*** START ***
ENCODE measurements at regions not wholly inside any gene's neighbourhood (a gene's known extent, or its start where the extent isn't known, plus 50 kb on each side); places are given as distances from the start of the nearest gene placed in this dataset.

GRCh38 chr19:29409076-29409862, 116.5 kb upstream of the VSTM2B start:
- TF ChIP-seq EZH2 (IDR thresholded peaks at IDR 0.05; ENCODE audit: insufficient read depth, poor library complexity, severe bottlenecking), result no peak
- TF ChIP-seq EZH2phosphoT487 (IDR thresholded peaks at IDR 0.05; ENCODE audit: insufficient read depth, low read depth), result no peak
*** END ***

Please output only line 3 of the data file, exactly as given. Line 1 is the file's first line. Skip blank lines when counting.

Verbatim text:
- TF ChIP-seq EZH2 (IDR thresholded peaks at IDR 0.05; ENCODE audit: insufficient read depth, poor library complexity, severe bottlenecking), result no peak